God's Hallelujah Lasses

HLAS

Posted by Julie Edensor on 10 July 2015 | Comments

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GOD'S HALLELUJAH LASSES

As we celebrate the 150yr anniversary of the Salvation Army – I thank the LORD for the life and ministry of Catherine Booth and her famous army of Hallelujah Lasses.

When I think of the courageous young women (The Hallelujah Lasses) who were on fire with the Gospel of Jesus Psalm 68 v 11 comes to mind “The Lord gives instructions. The women who announce the good news are a large army.”

"Some of my best men are women”, said William Booth, founder of the Salvation Army.  The Army recognised spiritual gifting and cared nothing for gender. The Booths’ own fearsomely talented and God-loving daughters led the way. William himself was known to give over the platform to his teenage daughter Kate, who could often reach people’s hearts better than he could.

Similarly, if the Army was looking to plant a new church, they frequently sent in a team of young, sometimes teenaged women. And they did the job. Here is one example among many.

The great question in most churches which are at all earnest in their work, is how to reach the masses. Sounds relevant? This isn’t some present-day church growth report; it comes from an English newspaper, the Northern Daily Express, of 4th March 1879, and concerns events in Gateshead.

The journalist comments that the section of the community that lies outside the usual compass of religious life comprised most of the audience. More unusual still, the work which experienced ministers and the ordinary agencies of churches had failed in, has been attempted by a few young women. These were the “Hallelujah Lasses”, the storm troopers of the early Salvation Army.

Some six or eight weeks ago, about half-a-dozen young women made a raid under the banner of a Gospel mission among the lowest classes in the town, and they have succeeded in the most remarkable manner… They have got such a hold upon the masses as to tame some of the worst of the characters. A thorough transformation has been effected in the lives of some of the most thoughtless, depraved and criminal.

These women, most in their twenties, hired music-halls for their meetings. Despite the sneers from all sides, within a short time these places were filled to overflowing for three hours, and hundreds are unable to gain admission.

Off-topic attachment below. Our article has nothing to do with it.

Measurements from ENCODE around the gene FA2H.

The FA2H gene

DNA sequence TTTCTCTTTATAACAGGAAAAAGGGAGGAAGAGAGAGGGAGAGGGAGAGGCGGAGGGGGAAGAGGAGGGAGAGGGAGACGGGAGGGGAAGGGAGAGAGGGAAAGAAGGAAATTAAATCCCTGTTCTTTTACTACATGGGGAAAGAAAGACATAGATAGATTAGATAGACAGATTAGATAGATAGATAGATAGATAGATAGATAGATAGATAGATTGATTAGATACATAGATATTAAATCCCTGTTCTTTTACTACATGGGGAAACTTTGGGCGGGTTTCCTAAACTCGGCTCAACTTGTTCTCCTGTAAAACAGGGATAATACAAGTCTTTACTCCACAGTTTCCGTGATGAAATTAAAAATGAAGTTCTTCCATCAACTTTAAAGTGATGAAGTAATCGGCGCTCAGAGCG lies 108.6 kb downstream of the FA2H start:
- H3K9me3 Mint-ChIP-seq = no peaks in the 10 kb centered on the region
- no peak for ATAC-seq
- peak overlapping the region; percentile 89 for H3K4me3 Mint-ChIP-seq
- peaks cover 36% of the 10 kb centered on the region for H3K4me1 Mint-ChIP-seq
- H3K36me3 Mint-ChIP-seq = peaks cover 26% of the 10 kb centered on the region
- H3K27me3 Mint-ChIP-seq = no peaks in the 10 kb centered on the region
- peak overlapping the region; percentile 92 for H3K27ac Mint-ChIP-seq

What can have enabled these Salvation Army girls to achieve such breakthroughs? Much comes down to the twin elements of BLOOD and FIRE that were to become the Army’s motto. A total conviction of the power of Jesus’ redeeming blood to save even the worst, together with the freshness of the Holy Spirit’s filling (for which Salvationists spent whole nights of prayer) kept them pressing into territory where other feared to go, and expecting results.

They also used the power of personal testimony. The journalist tells of the roughest and most criminal of people glorifying God for their soul’s salvation. And the Army used the passion of youth: One youth, who is evidently not more than fourteen, is quite a phenomenon, and certainly has a marvellous utterance for one so young and inexperienced. On Saturday night, we were told, he spoke for twenty minutes, and carried the audience so fully away with him, that in the midst of his address three or four persons went up to the penitent form [benches placed at the front of the hall, where people could come and kneel, pray, repent and receive personal prayer].

The journalist concludes, perceptively, that what is needed in the work now is consolidation – some agency to carry the converts beyond the few simple truths they have got hold of, and to give them an interest in the work when the excitement of the change and the effort has passed away.

Hallelujah lasses were generally single, devout lower middle- or working-class women between the age of twenty and thirty, who visited slum areas, where no respectable woman was expected to be seen. They carried the Salvationist message marching through the streets with tambourines, sang religious songs, and often reached the vilest areas of London's East End, where prevailed gambling, prostitution, deprivation, and hunger. The Hallelujah lasses did not have a proper training of social workers, but thanks to their commitment and devotion they dared to enter a gutter or brothel from which they could rescue persons who wanted help.

Hallelujah lasses attracted the attention of the public by their spectacular conduct and characteristic attire. They wore black woollen capes over plain black dresses and Quaker-like bonnets. Sometimes they were accompanied by ragtag people singing, banging tambourines and carrying posters: “Hell or Heaven, Which do you choose? They conducted religious services and maintained refuges for destitute women and children from urban slums. At the Wesleyan Conference in 1880, William Booth affirmed that “female ministry was one of the key reasons for the Salvation Army's progress. ”

It is with great sadness that we have returned to the moral / spiritual state that William’s Booth’s book ‘Darkest England and The Way Out’ describes. In these days there is a greater need then ever for God’s Hallelujah Lasses to arise and be these that will proclaim the good news – this certainly is my prayer… Father raise up your daughters in the character of Deborah, Huldah, Hannah, Esther, Pricilla, Chloe, Phoebe …..ect….

JulieSignature

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